Malignant lymphoma cells can be fended off by our immune system’s natural killer cells, which is why they are considered a promising therapeutic approach.
But there is one problem with the approach. In the direct vicinity of the tumor the natural killer cells lose their effect.
Now, scientists of Helmholtz Zentrum München have now detailed what mechanism blocks the natural killer cells as well as how the blockade could be lifted.
An inflammatory cytokine inactivates NK cells – altered surface molecules block immune activation The scientists identified two key tumor-specific factors associated with impaired natural killer (NK) cell function.
First, a specific inflammatory cytokine (IL-10) is indirectly involved in the inactivation of NK cells. Second, the tumor cells develop protective mechanisms against the NK cells.
The team showed that specific surface molecules of the tumor cells, NKG2D ligands, which NK cells bind to are down-regulated. Consequently, the NK cells lack an important activation mechanism and are no longer able to carry out cytotoxic activity.
Despite the inhibitory strategies of the tumor cells, at an early stage the NK cells produce the cytokine interferon-gamma (IFN-γ), the scientists reported. IFN-γ is essential to activate further immune responses that support the fight against the tumor.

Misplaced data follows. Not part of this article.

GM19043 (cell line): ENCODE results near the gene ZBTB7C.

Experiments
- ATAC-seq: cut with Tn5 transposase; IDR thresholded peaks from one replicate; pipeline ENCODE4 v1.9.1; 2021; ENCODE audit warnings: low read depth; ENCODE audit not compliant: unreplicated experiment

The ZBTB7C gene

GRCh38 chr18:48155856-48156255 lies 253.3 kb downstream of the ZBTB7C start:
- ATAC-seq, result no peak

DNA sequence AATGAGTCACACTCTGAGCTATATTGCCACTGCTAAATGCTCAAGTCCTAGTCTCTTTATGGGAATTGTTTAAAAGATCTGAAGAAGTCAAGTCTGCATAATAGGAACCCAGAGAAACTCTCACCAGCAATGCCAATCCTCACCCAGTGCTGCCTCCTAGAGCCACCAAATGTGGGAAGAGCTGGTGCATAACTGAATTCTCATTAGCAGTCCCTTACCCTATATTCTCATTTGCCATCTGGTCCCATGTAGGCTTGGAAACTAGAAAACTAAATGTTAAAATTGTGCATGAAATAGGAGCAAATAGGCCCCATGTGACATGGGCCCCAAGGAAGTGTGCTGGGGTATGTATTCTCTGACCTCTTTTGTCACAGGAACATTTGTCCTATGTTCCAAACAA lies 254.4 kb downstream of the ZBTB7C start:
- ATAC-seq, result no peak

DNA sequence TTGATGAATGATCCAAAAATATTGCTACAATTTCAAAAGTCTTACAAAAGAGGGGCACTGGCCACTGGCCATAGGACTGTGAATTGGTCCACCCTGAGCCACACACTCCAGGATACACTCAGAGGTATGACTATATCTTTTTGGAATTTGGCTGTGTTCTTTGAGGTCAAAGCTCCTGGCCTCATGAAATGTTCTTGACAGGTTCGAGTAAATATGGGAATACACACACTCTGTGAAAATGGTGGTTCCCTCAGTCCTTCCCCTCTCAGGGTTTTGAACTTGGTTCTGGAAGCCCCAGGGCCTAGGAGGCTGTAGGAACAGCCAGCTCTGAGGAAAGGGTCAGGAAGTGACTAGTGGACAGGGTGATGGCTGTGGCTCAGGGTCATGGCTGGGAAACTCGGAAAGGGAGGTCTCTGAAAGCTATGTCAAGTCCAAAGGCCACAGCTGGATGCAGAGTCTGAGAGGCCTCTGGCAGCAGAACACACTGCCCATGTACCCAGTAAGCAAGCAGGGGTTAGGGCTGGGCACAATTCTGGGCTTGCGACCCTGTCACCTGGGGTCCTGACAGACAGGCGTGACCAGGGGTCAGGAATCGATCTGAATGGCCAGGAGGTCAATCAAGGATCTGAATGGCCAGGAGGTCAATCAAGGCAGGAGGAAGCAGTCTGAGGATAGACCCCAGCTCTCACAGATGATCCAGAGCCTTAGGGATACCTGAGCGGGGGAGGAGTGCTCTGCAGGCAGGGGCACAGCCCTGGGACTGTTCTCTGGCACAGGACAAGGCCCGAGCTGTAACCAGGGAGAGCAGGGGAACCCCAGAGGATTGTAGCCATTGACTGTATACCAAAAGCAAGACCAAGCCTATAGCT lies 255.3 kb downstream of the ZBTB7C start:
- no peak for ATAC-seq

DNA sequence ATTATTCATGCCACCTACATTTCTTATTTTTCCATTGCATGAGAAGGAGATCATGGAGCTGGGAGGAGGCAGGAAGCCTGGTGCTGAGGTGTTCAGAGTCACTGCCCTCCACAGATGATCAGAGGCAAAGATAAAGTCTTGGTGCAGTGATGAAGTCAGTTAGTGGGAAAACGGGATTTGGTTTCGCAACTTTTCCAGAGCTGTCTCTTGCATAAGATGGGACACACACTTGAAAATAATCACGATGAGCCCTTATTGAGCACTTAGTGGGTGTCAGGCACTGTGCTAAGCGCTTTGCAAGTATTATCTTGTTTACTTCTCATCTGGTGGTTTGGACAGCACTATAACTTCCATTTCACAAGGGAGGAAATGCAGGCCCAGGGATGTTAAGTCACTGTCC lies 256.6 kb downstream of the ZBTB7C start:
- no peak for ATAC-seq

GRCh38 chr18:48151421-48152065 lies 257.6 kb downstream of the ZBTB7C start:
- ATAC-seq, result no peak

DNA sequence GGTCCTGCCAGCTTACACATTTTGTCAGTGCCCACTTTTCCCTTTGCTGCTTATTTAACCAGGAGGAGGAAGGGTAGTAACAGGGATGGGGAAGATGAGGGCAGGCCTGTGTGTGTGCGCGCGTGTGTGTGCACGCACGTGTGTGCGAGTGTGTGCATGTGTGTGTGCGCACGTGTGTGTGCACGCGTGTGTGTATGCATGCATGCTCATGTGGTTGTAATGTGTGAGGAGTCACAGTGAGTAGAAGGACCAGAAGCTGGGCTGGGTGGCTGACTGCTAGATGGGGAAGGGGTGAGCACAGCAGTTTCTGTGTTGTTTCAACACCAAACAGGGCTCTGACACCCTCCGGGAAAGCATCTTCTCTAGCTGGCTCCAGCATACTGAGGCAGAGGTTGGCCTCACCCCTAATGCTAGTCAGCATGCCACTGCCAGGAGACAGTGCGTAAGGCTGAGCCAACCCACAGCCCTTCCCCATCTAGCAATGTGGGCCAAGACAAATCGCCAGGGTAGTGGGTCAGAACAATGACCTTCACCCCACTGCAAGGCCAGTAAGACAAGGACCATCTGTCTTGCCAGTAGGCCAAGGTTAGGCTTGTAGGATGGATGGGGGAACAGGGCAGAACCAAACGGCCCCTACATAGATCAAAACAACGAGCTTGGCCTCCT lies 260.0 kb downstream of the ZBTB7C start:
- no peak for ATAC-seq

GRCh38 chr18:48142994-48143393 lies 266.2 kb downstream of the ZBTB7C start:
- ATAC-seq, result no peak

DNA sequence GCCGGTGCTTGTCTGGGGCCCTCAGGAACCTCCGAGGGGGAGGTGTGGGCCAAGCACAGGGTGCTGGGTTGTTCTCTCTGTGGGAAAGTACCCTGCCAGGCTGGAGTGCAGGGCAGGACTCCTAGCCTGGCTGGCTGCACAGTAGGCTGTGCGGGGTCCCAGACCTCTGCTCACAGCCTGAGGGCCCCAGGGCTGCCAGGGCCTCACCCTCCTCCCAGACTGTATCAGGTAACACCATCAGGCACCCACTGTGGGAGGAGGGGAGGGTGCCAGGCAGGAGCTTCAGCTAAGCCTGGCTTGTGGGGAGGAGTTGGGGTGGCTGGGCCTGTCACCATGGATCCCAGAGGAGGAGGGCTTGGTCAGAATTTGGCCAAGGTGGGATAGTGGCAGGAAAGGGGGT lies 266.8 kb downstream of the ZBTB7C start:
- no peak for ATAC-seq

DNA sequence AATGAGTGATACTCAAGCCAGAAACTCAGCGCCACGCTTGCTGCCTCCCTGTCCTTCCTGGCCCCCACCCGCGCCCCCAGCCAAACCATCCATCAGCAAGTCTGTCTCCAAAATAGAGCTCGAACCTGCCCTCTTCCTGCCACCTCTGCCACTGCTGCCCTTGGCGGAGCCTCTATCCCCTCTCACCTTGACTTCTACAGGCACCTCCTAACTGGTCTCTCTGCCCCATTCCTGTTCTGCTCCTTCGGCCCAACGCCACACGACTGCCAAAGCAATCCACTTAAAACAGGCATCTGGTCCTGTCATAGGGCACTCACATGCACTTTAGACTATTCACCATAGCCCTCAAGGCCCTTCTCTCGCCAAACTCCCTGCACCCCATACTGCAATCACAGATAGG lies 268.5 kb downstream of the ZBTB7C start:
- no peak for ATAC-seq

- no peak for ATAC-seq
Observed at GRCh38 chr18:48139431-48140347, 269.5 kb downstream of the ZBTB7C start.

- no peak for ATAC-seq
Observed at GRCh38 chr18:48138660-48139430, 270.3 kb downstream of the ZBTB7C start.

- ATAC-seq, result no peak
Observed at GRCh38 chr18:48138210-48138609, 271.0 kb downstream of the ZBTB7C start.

Team leader Dr. Ralph Mocikat, of the Institute of Molecular Immunology (IMI), said:
“Our results show that the transfer of NK cells is a possible strategic option to treat B cell lymphoma. According to our findings, this therapeutic approach can be optimized when transferred NK cells are already activated in vitro prior to their injection, thus bypassing the missing activation potential in the tumor microenvironment. An additional injection of IFN-γ or of antibodies against IL-10 could further support the immune activity.”
Photo: Confocal micrograph showing a killer T-cell attacking it’s tumour cell target. The killer cell directs secretory granules granules (red) along microtubules (green) towards the immunological synapse formed between the two cells. The killer cell is distinguished using CD8 (blue), a cell surface marker found on the killer cell, but not the target. Credit: Alex Ritter, laboratory of Professor Gillian Griffiths, University of Cambridge, Wellcome Images